This took us a separate project to audit all thousands of our documentations, rewrite, and reorganize them.
Developers always have guidance along the way so they won't feel lost. Besides the left navigation, the beginning of each page tells what developers need to complete before landing there. At the end of each page, there is a What's next section to suggest the next steps for developers.
Developers can now read the API Reference and make the API call with the embedded API Explorer experience. They don’t have to click between tabs back and forth anymore.
In addition, they can learn more about the common accounting concepts to get familiar with QuickBooks.
To validate all hypotheses from our D4D sprint, I created wireframe mocks and tested them with internal and externals developers. I then narrowed down the best direction to test on a larger scale with developers in Australia, England, Canada, India, and US.
First Time Use is something we take very seriously at Intuit. The first time any persona lands on our home page, we wanted to make sure they could quickly get to the resources they need and easily navigate to the next steps.
We aimed to provide clear guidance to help developers get started. I wrote and designed multiple Get started doc versions to test what developers need to succeed. Then I passed the feedback to the technical writing team to help revise the page.
The home page gives a different starting point for each persona’s path. It tested very well and I was happy to see a good amount of developers completing the tasks they had in mind quickly.
Learning note: One thing we could improve was providing clearer content in some places to set the right expectation. We had to be careful with how we communicate because what one word meant to us could mean something different to other developers.
Besides the 4 quick access cards, Search was the idea to quickly take any persona to their desire destination since there were many possible ways to get started.
During user testing, only 12% of developers clicked on search or wanted to use the search. I learned that current developers had a huge stigma with our search due to the old one just gave dummy suggestions that weren’t helpful.
When I asked them to try the new Search concept, they loved how they could get to their answer within the first few interactions. At that point, I knew that in order for Search to be successful, we had to re-educate the users to overcome the stigma. Due to certain constraints, we couldn't release the ideal search experience in the early rollout.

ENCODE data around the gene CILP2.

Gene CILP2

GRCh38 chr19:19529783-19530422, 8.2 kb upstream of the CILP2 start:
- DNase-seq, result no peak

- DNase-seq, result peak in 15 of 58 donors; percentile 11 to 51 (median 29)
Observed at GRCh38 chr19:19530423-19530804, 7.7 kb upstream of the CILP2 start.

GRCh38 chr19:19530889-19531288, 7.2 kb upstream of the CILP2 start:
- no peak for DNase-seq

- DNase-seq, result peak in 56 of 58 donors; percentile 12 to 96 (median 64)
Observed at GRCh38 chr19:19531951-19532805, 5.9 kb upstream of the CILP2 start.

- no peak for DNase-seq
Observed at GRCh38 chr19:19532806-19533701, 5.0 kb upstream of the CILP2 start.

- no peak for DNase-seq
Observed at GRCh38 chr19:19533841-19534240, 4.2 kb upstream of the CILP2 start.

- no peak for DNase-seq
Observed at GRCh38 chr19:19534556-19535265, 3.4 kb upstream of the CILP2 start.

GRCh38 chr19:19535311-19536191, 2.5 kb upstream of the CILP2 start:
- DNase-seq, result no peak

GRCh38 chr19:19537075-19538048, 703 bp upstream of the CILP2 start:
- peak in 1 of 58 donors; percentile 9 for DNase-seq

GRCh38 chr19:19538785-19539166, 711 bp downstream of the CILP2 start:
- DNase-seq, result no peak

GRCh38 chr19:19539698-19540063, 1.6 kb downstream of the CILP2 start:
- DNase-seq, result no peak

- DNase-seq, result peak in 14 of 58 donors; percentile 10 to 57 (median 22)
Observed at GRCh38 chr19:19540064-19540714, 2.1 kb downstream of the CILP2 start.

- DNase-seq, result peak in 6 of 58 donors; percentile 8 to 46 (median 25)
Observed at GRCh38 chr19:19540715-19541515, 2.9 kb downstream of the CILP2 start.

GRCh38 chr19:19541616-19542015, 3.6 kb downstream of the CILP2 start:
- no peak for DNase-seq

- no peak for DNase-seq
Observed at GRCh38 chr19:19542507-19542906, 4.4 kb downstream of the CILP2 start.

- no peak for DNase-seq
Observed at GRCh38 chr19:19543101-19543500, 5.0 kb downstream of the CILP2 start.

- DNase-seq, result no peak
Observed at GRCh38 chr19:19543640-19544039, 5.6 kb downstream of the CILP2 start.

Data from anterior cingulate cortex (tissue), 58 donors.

The first common action for some developers is to go to API Explorer to test the API and go to API Reference to learn the instructions. Others may do the reverse. With the old design, developers needed to switch back and forth on API Explorer and API Reference.
Observing this behavior during a user test, I wondered why we didn’t combine them into one so developers can learn more in detail about the APIs as they test them.
Old design where developers keep switch between tabs
New design with both API reference and API explorer in one place
I tested the idea and share the feedback with stakeholders to show how this could help us improve the experience. Looking more into the data, I learned that less than 30% of developers used our API Explorer while 66% of visitors went to our API reference. This helped the design to be more documentation centric while still allow users to test the API as they go along.
From more user testing observation, I also created a visual feature that helped developers get more familiar with the product as they test the APIs. This feature got approved to be patented. Unfortunately, I cannot show this feature yet.
With so much text in one documentation, I wanted to help developers save time and get to the important content. For the code box, I worked with the technical PM to learn what developers read first in terms of hierarchy. Then I use colors intentionally and accessibly to highlight important ones.
Out of all the types in JSON (key, values, boolean, strings, numbers, enum), we want to emphasize numbers (0, 1, 275.0), boolean (true/false), and enum (Estimate). Each color is from the Intuit Brand color palate and tested for accessibility in terms of color contrast.
Since the product did not align with the Intuit branding guideline, with help from a QuickBooks Design System designer, we created our own design system to support all the platform’s needs.
There were more than 1000 documentation pages (not including marketing and the logged-in portal). With 1.5 designer, we couldn’t design all these pages. The solution we had was to create a design system and documentation templates that work for all.